Scott F Dye
WorkShop: Orthop Muscul Syst
Patellofemoral pain has represented a classic orthopedic enigma for decades. Unlike other conditions managed by orthopedic surgeons (and allied health care professionals) patients with patellofemoral pain often lack an overtly identifiable structural or biomechanical cause for the symptoms. The traditional diagnoses believed to be of etiological significance (and upon which virtually all current treatment protocols are based): Chondromalacia Patella and Patellar Malalignment/Patellar Maltracking, have been found to be both insufficiently explanatory and inherently dangerous, especially in their surgical application. An alternative biological perspective has been developed over the past 30 years (by the use of, among other things: metabolic imaging such as Tc99m-MDP bone scintigraphy and PET-CT) which provides a more rational explanation for the etiology of patellofemoral pain and further, leads to therapeutic approaches that are inherently much safer than traditional ones: Tissue/Joint Homeostasis. These two competing views will be compared and data provided to substantially support the Tissue Homeostasis perspective. This biologic perspective of the underlying pathophysiology, key to understanding and safely treating patients with patellofemoral pain (Tissue/Joint Homeostasis), has resulted in the development of a new, powerful orthopedic and musculoskeletal paradigmuseful as a conceptual device in the analysis of other challenging conditions such as the early detection and prevention of osteoarthritis of the knee.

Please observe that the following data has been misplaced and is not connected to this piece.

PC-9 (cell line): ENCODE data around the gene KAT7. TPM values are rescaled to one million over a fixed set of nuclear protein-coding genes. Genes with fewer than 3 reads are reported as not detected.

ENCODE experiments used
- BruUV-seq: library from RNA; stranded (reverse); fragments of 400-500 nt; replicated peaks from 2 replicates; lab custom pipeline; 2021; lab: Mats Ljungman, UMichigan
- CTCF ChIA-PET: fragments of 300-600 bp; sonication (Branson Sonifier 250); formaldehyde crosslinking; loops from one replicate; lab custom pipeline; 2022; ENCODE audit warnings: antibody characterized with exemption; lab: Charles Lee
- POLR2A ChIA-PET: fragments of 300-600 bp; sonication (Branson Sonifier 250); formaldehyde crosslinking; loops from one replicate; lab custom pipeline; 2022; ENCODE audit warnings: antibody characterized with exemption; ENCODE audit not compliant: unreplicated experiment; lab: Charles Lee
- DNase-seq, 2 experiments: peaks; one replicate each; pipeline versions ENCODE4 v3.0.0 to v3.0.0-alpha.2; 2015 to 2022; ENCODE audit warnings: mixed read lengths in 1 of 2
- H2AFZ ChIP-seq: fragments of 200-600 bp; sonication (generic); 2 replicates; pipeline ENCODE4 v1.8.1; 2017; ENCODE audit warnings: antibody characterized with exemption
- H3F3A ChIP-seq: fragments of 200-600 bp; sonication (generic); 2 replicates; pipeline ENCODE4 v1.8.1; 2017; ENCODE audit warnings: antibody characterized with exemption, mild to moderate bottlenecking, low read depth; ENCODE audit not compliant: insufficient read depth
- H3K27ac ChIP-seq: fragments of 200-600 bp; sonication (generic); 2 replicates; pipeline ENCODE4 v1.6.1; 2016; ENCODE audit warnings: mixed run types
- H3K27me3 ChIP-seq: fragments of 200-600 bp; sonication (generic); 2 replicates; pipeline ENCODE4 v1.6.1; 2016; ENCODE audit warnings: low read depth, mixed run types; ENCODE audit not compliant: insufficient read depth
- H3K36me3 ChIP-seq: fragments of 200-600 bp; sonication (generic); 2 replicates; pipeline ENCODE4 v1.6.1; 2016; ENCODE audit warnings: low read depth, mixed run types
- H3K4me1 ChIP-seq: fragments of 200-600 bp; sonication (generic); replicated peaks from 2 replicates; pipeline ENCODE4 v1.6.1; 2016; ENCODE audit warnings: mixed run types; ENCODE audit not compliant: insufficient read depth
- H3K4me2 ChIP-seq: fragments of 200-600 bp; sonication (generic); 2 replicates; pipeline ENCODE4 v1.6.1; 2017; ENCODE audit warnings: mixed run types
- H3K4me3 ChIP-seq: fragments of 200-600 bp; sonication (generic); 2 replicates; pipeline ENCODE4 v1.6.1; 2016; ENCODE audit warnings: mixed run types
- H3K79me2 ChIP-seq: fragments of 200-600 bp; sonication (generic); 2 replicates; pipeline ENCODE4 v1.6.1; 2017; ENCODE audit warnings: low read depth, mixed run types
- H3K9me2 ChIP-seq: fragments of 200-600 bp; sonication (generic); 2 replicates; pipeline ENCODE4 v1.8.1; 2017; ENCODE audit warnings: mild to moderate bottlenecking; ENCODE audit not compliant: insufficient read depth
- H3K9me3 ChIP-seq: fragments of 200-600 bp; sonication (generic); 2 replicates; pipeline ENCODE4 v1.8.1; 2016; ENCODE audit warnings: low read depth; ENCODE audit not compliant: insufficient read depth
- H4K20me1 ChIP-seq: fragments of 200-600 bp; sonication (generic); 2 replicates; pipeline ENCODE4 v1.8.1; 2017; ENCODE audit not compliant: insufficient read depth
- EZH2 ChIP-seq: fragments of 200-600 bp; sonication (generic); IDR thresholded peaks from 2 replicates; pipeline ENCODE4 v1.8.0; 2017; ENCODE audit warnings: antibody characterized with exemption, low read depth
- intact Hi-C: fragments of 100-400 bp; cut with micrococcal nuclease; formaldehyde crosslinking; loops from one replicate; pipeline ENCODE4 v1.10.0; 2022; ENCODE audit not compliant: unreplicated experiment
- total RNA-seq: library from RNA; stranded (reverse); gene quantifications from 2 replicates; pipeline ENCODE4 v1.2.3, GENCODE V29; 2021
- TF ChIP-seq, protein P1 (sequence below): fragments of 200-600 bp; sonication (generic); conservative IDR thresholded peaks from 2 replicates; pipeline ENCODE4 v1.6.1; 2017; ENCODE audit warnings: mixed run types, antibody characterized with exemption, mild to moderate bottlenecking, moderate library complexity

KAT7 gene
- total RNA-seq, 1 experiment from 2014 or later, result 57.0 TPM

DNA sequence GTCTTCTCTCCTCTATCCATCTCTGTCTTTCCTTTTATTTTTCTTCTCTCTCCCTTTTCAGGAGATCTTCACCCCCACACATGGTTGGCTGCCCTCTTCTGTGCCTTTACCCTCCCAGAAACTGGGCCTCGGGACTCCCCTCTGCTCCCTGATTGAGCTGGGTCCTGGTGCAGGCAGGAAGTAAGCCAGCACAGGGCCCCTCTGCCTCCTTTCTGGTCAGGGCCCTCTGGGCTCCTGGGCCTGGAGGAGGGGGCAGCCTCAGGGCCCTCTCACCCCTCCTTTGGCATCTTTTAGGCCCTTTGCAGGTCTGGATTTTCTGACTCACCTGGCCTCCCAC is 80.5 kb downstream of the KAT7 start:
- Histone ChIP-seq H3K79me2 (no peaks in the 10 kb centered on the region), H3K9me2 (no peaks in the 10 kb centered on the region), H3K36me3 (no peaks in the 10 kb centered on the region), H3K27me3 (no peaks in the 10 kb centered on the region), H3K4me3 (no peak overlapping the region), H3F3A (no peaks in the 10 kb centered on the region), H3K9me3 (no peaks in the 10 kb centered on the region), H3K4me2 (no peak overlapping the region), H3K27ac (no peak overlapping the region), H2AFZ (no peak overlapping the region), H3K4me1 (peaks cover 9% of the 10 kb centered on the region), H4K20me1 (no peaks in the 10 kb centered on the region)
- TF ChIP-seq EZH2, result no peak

Scott F Dye is an Associate Clinical Professor of Orthopedic Surgery, University of California San Francisco. He has completed his BA in Physical Anthropology from University of Pennsylvania 1971 and his MD from University of Virginia 1975. Research devoted to the Knee. He has developed the concept of knee as biologic transmission with an envelope of function. He discovered the internal neurosensory characteristics of the knee by having arthroscopy performed on himself without intra-articular anesthesia